Terms: Aut | Units: 5

LAW 240A: Discussion (1L): Asian Americans and the Law

This discussion seminar will consider the legal treatment of Asian Americans. We will read materials about the history of citizenship, exclusion, and internment, and discuss contemporary issues affecting the individuals of Asian descent in the American legal system. This discussion seminar will meet four times during the Fall quarter. You will be notified of the meeting times by the instructor. Specific dates, time, and location will also be listed in "Notes" below. Elements used in grading: Attendance and class participation.
Terms: Aut | Units: 1
Instructors: Ho, D. (PI)

LAW 240B: Discussion (1L): Comparative Approaches to Law and Inequality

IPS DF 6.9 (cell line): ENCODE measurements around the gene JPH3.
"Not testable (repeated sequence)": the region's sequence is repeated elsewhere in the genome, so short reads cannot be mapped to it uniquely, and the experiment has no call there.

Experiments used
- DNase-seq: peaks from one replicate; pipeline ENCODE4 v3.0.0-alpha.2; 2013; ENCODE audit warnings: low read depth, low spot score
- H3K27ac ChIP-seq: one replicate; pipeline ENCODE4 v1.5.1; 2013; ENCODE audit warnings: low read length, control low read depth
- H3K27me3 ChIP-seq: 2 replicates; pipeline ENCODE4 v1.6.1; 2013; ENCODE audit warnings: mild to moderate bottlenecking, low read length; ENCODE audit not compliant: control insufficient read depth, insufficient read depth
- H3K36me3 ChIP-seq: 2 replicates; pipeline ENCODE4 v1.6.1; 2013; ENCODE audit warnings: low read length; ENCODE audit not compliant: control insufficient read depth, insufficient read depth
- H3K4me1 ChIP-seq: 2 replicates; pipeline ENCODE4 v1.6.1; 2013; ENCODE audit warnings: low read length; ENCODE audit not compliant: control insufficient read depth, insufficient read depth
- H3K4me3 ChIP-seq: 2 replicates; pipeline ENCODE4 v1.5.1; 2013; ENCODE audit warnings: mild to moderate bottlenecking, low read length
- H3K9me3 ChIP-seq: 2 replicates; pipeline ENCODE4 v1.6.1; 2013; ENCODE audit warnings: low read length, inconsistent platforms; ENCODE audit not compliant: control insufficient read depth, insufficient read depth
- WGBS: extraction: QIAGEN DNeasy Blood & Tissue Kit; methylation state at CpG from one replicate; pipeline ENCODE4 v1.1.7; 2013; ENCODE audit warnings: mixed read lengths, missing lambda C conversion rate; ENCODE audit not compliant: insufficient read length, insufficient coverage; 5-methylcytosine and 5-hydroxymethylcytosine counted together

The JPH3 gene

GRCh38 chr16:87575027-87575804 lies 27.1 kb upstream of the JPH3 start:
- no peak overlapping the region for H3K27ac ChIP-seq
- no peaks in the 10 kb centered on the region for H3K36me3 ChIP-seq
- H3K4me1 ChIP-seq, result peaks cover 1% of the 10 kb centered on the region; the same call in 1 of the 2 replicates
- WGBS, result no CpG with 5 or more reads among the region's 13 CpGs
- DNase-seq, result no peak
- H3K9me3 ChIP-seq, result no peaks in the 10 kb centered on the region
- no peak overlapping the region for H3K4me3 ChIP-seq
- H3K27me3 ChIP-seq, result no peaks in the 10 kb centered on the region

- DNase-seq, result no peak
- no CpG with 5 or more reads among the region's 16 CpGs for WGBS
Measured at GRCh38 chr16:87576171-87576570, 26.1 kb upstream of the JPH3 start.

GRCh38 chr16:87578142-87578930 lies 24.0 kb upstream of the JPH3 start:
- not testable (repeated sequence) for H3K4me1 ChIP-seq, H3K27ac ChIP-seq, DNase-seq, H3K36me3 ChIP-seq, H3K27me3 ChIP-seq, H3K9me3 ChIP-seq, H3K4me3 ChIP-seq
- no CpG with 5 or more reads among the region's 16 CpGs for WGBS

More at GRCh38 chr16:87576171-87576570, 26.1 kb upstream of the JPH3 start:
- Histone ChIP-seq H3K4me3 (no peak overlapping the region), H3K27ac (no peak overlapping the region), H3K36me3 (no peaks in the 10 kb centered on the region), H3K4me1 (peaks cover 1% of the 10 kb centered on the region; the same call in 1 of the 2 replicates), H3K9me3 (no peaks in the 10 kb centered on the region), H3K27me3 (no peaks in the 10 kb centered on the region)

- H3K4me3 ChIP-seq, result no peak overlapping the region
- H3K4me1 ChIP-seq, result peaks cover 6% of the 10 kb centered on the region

In this discussion seminar, we will examine how various countries across Europe and Latin American, as well as the United States, seek to deploy law to promote equality for subordinated groups---including especially racial minorities and women. We will examine how laws seeking to promote racial and gender equality, often developed first in the United States, came to be transplanted elsewhere, and how in the process these were transformed in significant ways. Topics will include anti-discrimination law, harassment law, affirmative action (including but not limited to quotas), and parental leave. How and why did the law change as it was transplanted from one legal system and culture into another? To the extent that different legal systems have adopted different approaches, which is preferable---and according to what metrics? Moreover, to the extent that we prefer an approach deployed elsewhere, what are the chances of adopting some version of it here in the United States (or vice versa)? This discussion seminar will meet four times during the Fall quarter. You will be notified of the meeting times by the instructor. Specific dates, time, and location will also be listed in "Notes" below. Elements used in grading: Attendance and class participation.